After much experimentation, Mattheij rewrote the software (several times in fact) to accomplish a variety of basic tasks. At its core, the system takes images from a webcam and feeds them to a neural network to do the classification. Of course, the neural net needs to be "trained" by showing it lots of images, and telling it what those images represent. Mattheij's breakthrough was allowing the machine to effectively train itself, with guidance: Running pieces through allows the system to take its own photos, make a guess, and build on that guess. As long as Mattheij corrects the incorrect guesses, he ends up with a decent (and self-reinforcing) corpus of training data. As the machine continues running, it can rack up more training, allowing it to recognize a broad variety of pieces on the fly.

Here's another video, focusing on how the pieces move on conveyer belts (running at slow speed so puny humans can follow). You can also see the air jets in action:

In an email interview, Mattheij told Mental Floss that the system currently sorts LEGO bricks into more than 50 categories. It can also be run in a color-sorting mode to bin the parts across 12 color groups. (Thus at present you'd likely do a two-pass sort on the bricks: once for shape, then a separate pass for color.) He continues to refine the system, with a focus on making its recognition abilities faster. At some point down the line, he plans to make the software portion open source. You're on your own as far as building conveyer belts, bins, and so forth.

Check out Mattheij's writeup in two parts for more information. It starts with an overview of the story, followed up with a deep dive on the software. He's also tweeting about the project (among other things). And if you look around a bit, you'll find bulk LEGO brick auctions online—it's definitely a thing!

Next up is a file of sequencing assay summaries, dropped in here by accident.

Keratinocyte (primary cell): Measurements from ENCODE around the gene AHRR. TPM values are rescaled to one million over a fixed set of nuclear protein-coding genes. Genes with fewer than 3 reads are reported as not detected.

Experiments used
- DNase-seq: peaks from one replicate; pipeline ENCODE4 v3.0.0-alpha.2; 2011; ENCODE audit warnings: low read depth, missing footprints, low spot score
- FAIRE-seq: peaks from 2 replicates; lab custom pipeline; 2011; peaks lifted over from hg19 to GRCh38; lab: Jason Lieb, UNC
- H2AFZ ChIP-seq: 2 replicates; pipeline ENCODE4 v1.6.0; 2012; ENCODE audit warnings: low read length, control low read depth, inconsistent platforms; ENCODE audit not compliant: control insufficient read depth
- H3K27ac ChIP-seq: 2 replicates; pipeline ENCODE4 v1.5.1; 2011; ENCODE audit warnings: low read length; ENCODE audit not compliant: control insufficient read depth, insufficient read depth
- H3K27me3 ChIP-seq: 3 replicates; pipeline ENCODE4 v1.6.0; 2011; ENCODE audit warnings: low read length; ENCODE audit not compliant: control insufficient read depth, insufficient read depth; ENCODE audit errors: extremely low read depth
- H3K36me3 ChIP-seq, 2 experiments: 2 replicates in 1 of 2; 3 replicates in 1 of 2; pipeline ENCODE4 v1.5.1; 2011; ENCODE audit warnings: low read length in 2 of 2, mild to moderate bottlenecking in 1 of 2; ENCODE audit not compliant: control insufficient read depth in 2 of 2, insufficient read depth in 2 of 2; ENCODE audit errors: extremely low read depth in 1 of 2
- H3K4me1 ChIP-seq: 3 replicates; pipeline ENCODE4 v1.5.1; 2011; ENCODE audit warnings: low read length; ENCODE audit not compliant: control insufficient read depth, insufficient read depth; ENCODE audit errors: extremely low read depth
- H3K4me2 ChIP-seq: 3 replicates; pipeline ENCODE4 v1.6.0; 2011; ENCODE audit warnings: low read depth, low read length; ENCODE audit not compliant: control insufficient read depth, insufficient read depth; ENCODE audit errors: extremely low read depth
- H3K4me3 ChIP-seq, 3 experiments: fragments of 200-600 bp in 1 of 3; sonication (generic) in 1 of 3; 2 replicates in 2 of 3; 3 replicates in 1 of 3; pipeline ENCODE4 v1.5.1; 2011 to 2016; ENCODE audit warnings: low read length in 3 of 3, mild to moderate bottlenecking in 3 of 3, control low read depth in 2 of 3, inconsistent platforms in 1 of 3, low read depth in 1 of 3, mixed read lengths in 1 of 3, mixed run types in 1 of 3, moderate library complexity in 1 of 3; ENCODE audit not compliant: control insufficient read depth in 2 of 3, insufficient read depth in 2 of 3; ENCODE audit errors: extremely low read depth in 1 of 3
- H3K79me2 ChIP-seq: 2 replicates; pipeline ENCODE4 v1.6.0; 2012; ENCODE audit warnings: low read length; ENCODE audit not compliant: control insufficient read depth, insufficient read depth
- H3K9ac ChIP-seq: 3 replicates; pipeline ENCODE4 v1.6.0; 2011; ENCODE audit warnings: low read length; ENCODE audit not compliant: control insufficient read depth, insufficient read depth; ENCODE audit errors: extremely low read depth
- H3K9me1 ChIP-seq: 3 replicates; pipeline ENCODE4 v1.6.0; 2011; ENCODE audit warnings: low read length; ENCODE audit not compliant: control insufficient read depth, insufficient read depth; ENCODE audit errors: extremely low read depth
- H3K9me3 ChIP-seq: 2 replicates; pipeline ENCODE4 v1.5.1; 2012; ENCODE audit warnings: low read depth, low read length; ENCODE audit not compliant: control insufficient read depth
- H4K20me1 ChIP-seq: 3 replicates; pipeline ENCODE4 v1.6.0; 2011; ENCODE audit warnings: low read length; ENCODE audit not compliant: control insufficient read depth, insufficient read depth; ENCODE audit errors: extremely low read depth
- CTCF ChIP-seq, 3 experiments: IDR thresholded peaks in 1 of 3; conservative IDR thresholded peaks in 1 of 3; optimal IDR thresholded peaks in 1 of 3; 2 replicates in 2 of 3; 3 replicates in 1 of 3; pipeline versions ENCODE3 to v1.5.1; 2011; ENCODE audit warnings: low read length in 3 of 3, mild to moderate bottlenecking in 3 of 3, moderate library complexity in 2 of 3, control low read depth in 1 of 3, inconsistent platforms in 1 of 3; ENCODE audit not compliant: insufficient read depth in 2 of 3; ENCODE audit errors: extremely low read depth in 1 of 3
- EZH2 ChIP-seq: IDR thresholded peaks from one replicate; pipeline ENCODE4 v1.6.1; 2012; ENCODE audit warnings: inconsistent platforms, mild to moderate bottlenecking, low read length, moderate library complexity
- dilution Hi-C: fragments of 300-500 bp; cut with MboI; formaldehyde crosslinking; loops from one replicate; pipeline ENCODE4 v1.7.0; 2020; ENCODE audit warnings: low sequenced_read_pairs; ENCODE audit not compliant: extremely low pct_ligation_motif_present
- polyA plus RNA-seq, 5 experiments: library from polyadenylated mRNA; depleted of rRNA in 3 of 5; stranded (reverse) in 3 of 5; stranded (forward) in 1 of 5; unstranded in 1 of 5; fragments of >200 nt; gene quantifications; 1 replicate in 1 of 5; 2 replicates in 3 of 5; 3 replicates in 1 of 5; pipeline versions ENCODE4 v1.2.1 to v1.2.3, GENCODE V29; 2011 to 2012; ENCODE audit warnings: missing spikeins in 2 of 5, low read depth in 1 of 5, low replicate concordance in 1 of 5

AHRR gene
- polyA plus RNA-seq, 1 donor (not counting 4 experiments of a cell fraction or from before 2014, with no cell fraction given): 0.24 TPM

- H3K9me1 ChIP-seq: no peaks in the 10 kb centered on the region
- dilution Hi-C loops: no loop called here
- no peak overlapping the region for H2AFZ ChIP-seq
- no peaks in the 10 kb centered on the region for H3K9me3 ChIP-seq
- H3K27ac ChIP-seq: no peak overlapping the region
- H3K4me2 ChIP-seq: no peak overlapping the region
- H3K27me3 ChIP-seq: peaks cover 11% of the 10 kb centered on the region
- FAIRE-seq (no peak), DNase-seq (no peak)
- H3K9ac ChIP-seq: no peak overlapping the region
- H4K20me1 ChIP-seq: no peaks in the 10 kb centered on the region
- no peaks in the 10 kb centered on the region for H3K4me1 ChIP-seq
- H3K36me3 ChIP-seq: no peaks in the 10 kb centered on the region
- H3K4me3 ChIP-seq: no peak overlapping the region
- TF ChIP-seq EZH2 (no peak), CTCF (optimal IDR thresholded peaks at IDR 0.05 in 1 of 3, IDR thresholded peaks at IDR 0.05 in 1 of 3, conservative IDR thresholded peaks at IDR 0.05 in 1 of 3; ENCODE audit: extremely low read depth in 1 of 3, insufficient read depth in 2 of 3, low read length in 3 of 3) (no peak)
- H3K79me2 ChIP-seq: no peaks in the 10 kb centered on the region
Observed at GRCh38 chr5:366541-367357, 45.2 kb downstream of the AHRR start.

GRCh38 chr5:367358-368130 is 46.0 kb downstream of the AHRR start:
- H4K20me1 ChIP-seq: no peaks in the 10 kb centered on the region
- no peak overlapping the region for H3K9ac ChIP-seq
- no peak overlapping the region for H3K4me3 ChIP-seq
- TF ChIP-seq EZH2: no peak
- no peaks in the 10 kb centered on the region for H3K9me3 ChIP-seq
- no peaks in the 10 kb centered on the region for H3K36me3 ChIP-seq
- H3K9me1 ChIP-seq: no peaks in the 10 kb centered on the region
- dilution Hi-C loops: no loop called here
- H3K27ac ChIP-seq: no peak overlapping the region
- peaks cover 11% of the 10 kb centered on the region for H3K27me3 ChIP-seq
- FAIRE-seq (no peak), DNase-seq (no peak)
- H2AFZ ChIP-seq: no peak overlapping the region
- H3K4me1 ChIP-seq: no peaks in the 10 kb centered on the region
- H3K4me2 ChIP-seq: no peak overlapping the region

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8 Common Dog Behaviors, Decoded
May 25, 2017
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Dogs are a lot more complicated than we give them credit for. As a result, sometimes things get lost in translation. We’ve yet to invent a dog-to-English translator, but there are certain behaviors you can learn to read in order to better understand what your dog is trying to tell you. The more tuned-in you are to your dog’s emotions, the better you’ll be able to respond—whether that means giving her some space or welcoming a wet, slobbery kiss. 

1. What you’ll see: Your dog is standing with his legs and body relaxed and tail low. His ears are up, but not pointed forward. His mouth is slightly open, he’s panting lightly, and his tongue is loose. His eyes? Soft or maybe slightly squinty from getting his smile on.

What it means: “Hey there, friend!” Your pup is in a calm, relaxed state. He’s open to mingling, which means you can feel comfortable letting friends say hi.

2. What you’ll see: Your dog is standing with her body leaning forward. Her ears are erect and angled forward—or have at least perked up if they’re floppy—and her mouth is closed. Her tail might be sticking out horizontally or sticking straight up and wagging slightly.

What it means: “Hark! Who goes there?!” Something caught your pup’s attention and now she’s on high alert, trying to discern whether or not the person, animal, or situation is a threat. She’ll likely stay on guard until she feels safe or becomes distracted.